Tourist taxes proposed again in England, Scotland and Wales
In recent months the idea of a tourist tax – a nightly charge levied on overnight visitors – has been proposed across the UK, threatening to impose further taxation on tourism businesses on top of their already burdensome levels of VAT and business rates. Local authorities in Wales, Edinburgh, Bath, Oxford, Birmingham, and Hull local authorities have all proposed filling budgeting gaps by charging tourists – domestic and foreign alike.
This fundamentally regressive form of taxation will increase prices across the board for visitors and discourage longer stays that provide greater benefit for the local economy than day visitors. For every £1 spent directly in the hospitality and tourism industry, on average, a further 50p is spent in the local economy, and threatening the already great contribution of the industry to local areas is nonsensical.
To countenance an increase in taxes on tourism businesses when the rate of VAT on tourism remains one of the highest in Europe is inconceivable. For the moment, the progress of these taxes has been slowed in the devolved authorities with the Scottish government ruling out granting Edinburgh the power to raise this tax, and the Welsh government choosing not to institute a nationwide levy.
However, whilst the Welsh government has not chosen to impose a tourist tax across Wales, they left open the possibility of allowing individual local authorities impose taxes of this kind.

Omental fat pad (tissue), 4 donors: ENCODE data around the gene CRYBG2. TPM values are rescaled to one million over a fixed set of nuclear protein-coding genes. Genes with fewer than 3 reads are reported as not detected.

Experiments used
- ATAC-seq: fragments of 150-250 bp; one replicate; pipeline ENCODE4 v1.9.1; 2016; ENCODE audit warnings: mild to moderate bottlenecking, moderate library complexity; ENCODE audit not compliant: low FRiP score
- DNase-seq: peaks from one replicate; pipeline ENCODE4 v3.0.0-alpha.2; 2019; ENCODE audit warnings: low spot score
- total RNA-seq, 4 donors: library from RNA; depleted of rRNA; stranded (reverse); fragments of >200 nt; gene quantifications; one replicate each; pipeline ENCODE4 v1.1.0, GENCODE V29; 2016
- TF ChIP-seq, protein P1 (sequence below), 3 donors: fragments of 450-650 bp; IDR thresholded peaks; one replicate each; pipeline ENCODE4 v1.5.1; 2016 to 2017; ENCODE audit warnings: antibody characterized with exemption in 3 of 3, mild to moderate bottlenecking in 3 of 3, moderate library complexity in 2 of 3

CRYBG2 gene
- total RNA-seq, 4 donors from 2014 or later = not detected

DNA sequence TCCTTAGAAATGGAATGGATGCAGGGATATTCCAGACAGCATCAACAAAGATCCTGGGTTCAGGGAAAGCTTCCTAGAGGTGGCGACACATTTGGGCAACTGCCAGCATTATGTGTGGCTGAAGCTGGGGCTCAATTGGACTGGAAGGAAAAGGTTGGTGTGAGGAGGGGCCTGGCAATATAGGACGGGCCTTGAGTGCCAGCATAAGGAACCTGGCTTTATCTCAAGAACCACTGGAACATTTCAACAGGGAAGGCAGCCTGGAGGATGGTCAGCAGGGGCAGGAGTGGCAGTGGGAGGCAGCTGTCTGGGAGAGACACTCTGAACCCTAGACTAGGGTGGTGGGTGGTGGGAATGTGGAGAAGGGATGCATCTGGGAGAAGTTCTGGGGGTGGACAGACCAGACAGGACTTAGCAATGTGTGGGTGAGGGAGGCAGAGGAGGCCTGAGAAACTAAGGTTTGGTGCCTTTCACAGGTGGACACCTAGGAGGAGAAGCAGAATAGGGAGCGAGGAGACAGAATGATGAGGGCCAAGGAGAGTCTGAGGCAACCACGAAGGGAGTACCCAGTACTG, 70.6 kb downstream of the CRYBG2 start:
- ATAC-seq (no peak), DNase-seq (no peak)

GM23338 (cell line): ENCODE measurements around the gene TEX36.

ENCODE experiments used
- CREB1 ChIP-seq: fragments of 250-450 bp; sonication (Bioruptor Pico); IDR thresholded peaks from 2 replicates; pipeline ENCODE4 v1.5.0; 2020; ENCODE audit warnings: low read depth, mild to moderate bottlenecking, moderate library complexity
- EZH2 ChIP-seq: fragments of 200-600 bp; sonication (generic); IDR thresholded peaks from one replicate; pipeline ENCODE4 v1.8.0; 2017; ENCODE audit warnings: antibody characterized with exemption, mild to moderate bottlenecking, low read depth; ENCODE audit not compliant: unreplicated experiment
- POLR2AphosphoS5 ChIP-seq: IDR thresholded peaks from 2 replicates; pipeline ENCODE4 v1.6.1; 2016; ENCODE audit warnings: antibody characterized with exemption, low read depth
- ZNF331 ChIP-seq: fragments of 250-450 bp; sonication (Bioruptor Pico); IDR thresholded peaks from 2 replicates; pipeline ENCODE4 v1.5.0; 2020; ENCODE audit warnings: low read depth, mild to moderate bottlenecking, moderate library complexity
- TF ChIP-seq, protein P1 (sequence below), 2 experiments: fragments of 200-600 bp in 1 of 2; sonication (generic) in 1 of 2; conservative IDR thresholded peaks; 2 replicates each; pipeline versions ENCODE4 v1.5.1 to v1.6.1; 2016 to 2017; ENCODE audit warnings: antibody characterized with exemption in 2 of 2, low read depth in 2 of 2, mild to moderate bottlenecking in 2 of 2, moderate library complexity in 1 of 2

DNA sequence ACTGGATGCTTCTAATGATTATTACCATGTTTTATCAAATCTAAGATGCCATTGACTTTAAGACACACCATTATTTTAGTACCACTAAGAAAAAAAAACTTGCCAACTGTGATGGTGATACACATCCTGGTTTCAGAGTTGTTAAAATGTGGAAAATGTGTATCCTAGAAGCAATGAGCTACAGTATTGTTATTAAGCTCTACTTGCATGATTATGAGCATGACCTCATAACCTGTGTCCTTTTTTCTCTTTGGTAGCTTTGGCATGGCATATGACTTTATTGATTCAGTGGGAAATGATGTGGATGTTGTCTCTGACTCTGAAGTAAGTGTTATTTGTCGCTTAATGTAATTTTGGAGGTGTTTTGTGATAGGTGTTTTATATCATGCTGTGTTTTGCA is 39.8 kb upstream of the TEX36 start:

In England, whilst local authorities do not have the power to impose their own new taxes, they regularly propose the idea. The power to introduce new taxation is held by central government, and while there has been no indication that they will devolve the requisite power, there has nevertheless been no outright rejection of these proposals.
Recent media reports have suggested that a tourist tax would be used as part of a funding package to for the Commonwealth Games in Birmingham. The Treasury has refuted the claim that a tourist tax has been accepted as part of the funding model, but added that a review of possible funding streams would be considered in a budget review for the games by the Treasury.
The Campaign to Cut Tourism VAT is resolutely opposed to these proposals, and believe that a reduction in the tax burden on tourism businesses is the way to achieve their full potential, and will continue to oppose these taxes while also advocating a reduction of Tourism VAT.
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